• Jared Denzel Alexander, 9161 Riverview, Redford, MI, 180 days CCNO, 150 days suspended, $187 court costs and fines, attempt to commit an offense. • Pericles S. Grivanos, 231 N. Stadium, Oregon, 180 days Correction Center of Northwest Ohio (CCNO), 177 days suspended, license suspended 180 days, $796 court costs and fines, operating a motor vehicle under the influence. • Kody M. Sutter, 3029 Navarre, Oregon, 180 days CCNO, 177 days suspended, license suspended 180 days, $696 court costs and fines, operating a motor vehicle under the influence. • Casie Lynn Patridge, 3101 Brock, Toledo, 30 days CCNO, 30 days suspended, $162 court costs and fines, unauthorized use of property. • Latisha D. Crockett, 320 Eldred, Toledo, 180 days CCNO, 165 days suspended, $187 court costs and fines, theft. • Laura Jean Ray, 520 Oak, Toledo, 90 days CCNO, 80 days suspended, $137 court costs and fines, attempt to commit an offense. • Daniel F. Romstadt, 505 S. Wynn, Oregon, $50 court costs and fines, disorderly conduct. • Sammy Coneal Moore, 1232 Albon, Holland, 180 days CCNO, $187 court costs and fines, theft. • Amberlee Sue Delphous, 3545 Harris Salem, Oak Harbor, 180 days CCNO, 170 days suspended, $187 court costs and fines, possession of drugs. • Ashley M. Cook, 229 Linden, Toledo, 30 days CCNO, 30 days suspended, $137 court costs and fines, unauthorized use of property. • Hashiara F. Vindas, 1058 Grant, Martin, 180 days CCNO, 180 days suspended, $187 court costs and fines, endangering children. • John Vanderhorst, 1833 Boxelder, Oregon, $137 court costs and fines, animals run at large. • Amy Lynn Teneyck, no address disclosed, 180 days CCNO, 175 days suspended, $162 court costs and fines, theft. • Chad D. Bedford, 1965 Lillias, Oregon, bound over to the Lucas County grand jury, theft. • Chad D. Bedford, 1965 Lillias, Oregon, bound over to the Lucas County grand jury, burglary occupied structure.

Ag Notes Richard Anderson to speak Sauder Village is hosting a free Agricultural Lecture Series at the Heritage Inn this season in conjunction with the renovation of the historic Grist Mill. Richard P. Anderson, Chairman of The Andersons, Inc., will present the first lec-

ture Monday, May 19 at 7:30 p.m. with a program showcasing the history of the Andersons company and their impact on agriculture in Northwest Ohio. For more details about the series or Sauder Village events, call 800-590-9755 or visit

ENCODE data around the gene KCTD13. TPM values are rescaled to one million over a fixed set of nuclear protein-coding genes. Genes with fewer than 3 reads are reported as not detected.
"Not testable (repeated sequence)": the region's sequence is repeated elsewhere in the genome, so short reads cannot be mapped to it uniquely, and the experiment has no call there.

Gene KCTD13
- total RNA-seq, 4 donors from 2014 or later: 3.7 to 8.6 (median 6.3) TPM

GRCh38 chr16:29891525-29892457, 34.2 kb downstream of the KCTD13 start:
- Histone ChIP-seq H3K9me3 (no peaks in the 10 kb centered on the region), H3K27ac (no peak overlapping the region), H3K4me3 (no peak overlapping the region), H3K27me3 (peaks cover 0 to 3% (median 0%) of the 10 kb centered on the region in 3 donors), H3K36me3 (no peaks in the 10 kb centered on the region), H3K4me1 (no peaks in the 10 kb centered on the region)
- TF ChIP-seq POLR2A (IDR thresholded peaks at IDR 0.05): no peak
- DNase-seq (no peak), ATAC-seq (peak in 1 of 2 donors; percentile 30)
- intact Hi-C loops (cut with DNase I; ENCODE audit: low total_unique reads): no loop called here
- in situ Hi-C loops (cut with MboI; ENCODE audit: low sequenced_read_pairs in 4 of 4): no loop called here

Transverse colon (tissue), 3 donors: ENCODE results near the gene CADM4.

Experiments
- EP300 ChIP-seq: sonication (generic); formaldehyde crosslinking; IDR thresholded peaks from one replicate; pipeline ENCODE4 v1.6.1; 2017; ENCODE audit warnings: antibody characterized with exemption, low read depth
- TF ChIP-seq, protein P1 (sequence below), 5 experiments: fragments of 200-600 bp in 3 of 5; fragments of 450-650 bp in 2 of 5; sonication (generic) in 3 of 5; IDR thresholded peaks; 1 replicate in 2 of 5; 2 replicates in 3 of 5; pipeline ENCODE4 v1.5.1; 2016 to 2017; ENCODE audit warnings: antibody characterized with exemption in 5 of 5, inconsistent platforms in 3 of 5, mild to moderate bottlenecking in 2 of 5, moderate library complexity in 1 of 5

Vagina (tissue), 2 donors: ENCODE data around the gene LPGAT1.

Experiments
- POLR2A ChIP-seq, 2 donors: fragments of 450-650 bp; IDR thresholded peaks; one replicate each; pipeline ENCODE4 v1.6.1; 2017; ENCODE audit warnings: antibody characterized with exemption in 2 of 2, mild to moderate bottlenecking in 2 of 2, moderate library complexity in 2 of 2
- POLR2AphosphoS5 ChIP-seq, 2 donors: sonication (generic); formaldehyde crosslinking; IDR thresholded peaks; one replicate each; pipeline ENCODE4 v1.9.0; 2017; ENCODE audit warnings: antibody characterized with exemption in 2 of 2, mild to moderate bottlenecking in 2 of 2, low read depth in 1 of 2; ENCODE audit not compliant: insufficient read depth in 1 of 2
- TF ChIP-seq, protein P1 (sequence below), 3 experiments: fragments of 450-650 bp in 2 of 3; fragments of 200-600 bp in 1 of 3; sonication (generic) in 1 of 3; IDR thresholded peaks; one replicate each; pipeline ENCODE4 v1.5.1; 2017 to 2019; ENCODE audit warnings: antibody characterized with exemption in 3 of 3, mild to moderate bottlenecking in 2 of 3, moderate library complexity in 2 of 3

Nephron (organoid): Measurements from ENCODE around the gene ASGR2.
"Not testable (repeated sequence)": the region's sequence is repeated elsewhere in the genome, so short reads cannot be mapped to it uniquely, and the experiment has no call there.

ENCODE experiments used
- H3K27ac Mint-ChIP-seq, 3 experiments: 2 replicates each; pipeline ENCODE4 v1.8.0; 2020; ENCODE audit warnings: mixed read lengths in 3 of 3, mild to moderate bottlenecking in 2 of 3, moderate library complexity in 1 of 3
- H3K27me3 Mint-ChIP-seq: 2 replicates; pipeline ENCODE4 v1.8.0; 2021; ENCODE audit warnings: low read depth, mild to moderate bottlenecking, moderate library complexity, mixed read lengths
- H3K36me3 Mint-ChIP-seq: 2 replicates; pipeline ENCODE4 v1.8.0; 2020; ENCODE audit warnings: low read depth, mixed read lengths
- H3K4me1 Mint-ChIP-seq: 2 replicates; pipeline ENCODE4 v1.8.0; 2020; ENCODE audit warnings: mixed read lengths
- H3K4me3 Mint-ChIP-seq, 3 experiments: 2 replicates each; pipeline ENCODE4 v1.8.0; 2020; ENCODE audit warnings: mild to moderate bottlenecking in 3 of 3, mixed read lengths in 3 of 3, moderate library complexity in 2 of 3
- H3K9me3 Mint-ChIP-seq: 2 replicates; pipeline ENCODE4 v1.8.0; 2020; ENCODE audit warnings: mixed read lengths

People Wildlife officer assigned Ohio State Wildlife Officer Matthew Leibengood was assigned to Sandusky County, effective May 4, according to the Ohio Department of Natural Resources (ODNR), Division of Wildlife. Leibengood, a 1995 graduate of Clyde High School in Sandusky County, received his associate degree in Wildlife Management from Hocking College in 1997. A 2005 graduate of the Wildlife Officer Academy, he has served with the Division of Wildlife since 1997. Prior to attending the Wildlife Officer Academy, he worked at the Sandusky Fish Research Station and at the Castalia State Fish Hatchery. As the county wildlife officer, he will be responsible for enforcing the law on public land and private property and providing assistance to other law enforcement agencies as needed. He will also interact with Ohio sportsmen and women in the field, perform fish and wildlife surveys, advise on nuisance wildlife issues and give presentations on wildlife management, hunter education, fisheries management and trapper education. Visit to learn more.

Podium donated One of the many items destroyed in the June 2010 tornado that swept through Lake Township was a podium in the meeting room of the township trustees. At their last meeting, the trustees accepted a new podium crafted by Dale Klavinger, a resident and member of the township’s Friends of the Parks Committee. The podium is made of birch. Klavinger has also made a gavel and a holder for a ceremonial shovel used to break ground for the township administration building. The township trustees also received word recently that Gary Schulte, who retired this year as the cemetery sexton after 30 years, is willing to mow the lawn at the cemetery as a volunteer.

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Congratulations Dr. Blake G. Powell on graduating Magna Cum Laude from The Ohio State University with his Doctorate in Optometry. He was awarded the Community Outreach Award for Clinical excellence by The OSU College of Optometry. Dr. Blake is accepting new patients and would love to assist in your visual health. Call 419-698-4949 to schedule your appointment.

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Second Section 05/19/14  
Second Section 05/19/14  

Metro and Suburban Second Section 05/19/14